I had not intended to lose weight beyond my current level of 145 until reading the book; I'm now thinking a good target for me might be 135. I doubt that I should go any lower, even though back in my twenties I was a very skinny 125. I'm guessing my "set point" is 145 because that is what I was all through my late thirties and forties, until I started slowly putting on the pounds in my fifties.

Anyway, I don't have any particular questions; I'm just here to learn and hang out with like-minded people. I Iook forward to checking out some of the older threads and keeping up with what is currently going on.

All good wishes to everyone!

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Hi Castanea, welcome in the forum!

From the description, your regimen sounds pretty good and only needs some fine-tuning, which you're already about to carry out.

Omega 3-s may also be taken from vegetables sourdces like chia seeds and groudn flax seeds (in the ALA form), or vegan DHA pills if you wish to decrease the sardines (nothing bad with some sardines, it depends on your degree of perfectionism or orthorexia as some psychiatrists like to call nutritional perfectionism).

One daily ounce of nuts/seeds is very much advisable according to the PREDIMED study, as also are 2 tablespoons of hi-polyphenols EVOO.

If you use the cronometer app you'll be able to check your daily protein level with regard to the acceted RDA and above all the amminoacids levels. 

Ca pills are controversial and maybe hi-Ca mineral waters are best. If you cut sardines and animal food you'll also need to take B12, an absolute must.

This forum is a repository of very valuable info on healthy nutrition and intervention to increase healthspan and longevity. I learnt a lot from it.


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McCoy, thank you for the welcome! I've thought about flax and/or chia seeds and will probably give them a try.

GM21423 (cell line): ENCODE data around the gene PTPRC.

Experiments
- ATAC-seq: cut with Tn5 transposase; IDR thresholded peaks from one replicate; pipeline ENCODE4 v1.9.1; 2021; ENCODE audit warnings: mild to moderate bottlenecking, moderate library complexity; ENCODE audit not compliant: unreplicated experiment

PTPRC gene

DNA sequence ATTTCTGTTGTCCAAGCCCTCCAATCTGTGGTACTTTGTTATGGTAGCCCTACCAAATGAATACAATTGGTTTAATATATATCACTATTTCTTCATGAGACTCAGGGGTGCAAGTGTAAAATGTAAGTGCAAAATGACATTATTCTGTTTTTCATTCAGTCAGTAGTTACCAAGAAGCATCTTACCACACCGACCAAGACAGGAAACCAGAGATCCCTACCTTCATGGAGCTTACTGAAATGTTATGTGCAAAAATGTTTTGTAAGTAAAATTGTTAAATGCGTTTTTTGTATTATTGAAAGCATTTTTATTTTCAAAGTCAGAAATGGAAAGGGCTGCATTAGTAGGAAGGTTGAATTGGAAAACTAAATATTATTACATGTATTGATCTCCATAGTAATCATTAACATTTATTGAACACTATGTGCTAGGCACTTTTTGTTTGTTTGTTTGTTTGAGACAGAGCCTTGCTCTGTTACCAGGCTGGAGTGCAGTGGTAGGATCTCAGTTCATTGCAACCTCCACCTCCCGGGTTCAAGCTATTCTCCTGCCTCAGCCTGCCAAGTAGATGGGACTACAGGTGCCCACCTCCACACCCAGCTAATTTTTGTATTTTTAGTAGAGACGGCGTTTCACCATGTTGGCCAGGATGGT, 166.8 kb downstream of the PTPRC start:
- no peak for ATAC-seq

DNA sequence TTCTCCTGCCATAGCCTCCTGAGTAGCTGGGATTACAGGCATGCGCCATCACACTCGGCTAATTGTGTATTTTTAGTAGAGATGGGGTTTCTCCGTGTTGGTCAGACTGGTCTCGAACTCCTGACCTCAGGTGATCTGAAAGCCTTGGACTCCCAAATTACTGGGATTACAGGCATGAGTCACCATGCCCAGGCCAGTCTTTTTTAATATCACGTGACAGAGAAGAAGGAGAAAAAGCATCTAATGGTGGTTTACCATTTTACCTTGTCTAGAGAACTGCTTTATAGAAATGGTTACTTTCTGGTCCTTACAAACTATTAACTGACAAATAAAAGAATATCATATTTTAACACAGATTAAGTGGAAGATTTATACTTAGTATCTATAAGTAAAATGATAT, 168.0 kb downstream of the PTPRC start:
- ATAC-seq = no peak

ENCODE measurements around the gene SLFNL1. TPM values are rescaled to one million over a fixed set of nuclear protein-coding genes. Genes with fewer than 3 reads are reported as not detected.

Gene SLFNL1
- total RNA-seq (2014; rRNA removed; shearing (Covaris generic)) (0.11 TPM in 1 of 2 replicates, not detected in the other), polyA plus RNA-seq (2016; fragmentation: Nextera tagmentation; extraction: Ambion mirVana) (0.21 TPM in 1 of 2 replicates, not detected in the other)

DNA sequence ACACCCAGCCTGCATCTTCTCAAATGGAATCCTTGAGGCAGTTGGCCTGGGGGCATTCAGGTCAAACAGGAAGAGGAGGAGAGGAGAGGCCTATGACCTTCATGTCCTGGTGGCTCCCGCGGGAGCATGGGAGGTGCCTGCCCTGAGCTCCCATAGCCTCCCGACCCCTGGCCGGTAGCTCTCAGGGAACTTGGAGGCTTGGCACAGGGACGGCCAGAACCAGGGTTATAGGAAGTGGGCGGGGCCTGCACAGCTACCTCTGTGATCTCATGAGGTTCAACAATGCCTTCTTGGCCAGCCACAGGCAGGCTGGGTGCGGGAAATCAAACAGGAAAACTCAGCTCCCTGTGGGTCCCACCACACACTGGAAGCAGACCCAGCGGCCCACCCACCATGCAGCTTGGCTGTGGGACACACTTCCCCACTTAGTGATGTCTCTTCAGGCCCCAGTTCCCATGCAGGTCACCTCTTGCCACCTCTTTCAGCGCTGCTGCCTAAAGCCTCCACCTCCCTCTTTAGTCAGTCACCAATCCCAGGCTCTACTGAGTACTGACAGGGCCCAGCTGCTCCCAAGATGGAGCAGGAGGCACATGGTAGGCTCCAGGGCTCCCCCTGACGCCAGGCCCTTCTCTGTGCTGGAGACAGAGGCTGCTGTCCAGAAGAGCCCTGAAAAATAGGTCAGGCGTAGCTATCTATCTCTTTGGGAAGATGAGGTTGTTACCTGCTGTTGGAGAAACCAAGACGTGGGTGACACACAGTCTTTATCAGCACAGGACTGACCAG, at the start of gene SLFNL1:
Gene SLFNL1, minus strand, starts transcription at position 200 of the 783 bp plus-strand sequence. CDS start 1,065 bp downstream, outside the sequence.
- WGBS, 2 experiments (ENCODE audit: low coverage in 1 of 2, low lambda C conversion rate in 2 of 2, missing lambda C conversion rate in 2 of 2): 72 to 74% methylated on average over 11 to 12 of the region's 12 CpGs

I'm closer to 2 daily ounces of nuts/seeds which is I suspect more than most people eat regularly, which is why I named it as a slight concern.
The cronometer looks to be great! I've been keeping my records with pen and paper and looking up the values in my trusty USDA nutrition guide. This will be much quicker and offers a lot of cool options.

Thanks for the advice about calcium pills and B12. Both nutrients are additional good reasons to eat sardines. And it makes me wonder if the reason a can of sardines after a longish absence made me feel better was a B12 deficiency. I regularly put a tablespoon of Bragg's nutritional yeast on my breakfast cereal, but that was maybe not enough B12, or not in the right form or something.

This kind of stuff is what I am looking forward to in this forum. Thank you!!!

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4 hours ago, Castanea said:

I'm closer to 2 daily ounces of nuts/seeds which is I suspect more than most people eat regularly, which is why I named it as a slight concern.

I believe there are a few strong nuts eaters here. I myself in a couple of months, with the new crop shall probably be eating at least 4 ounces per day. Only concern is if you follow strict CR then this hi-calorie food may prevent to hit the caloric target.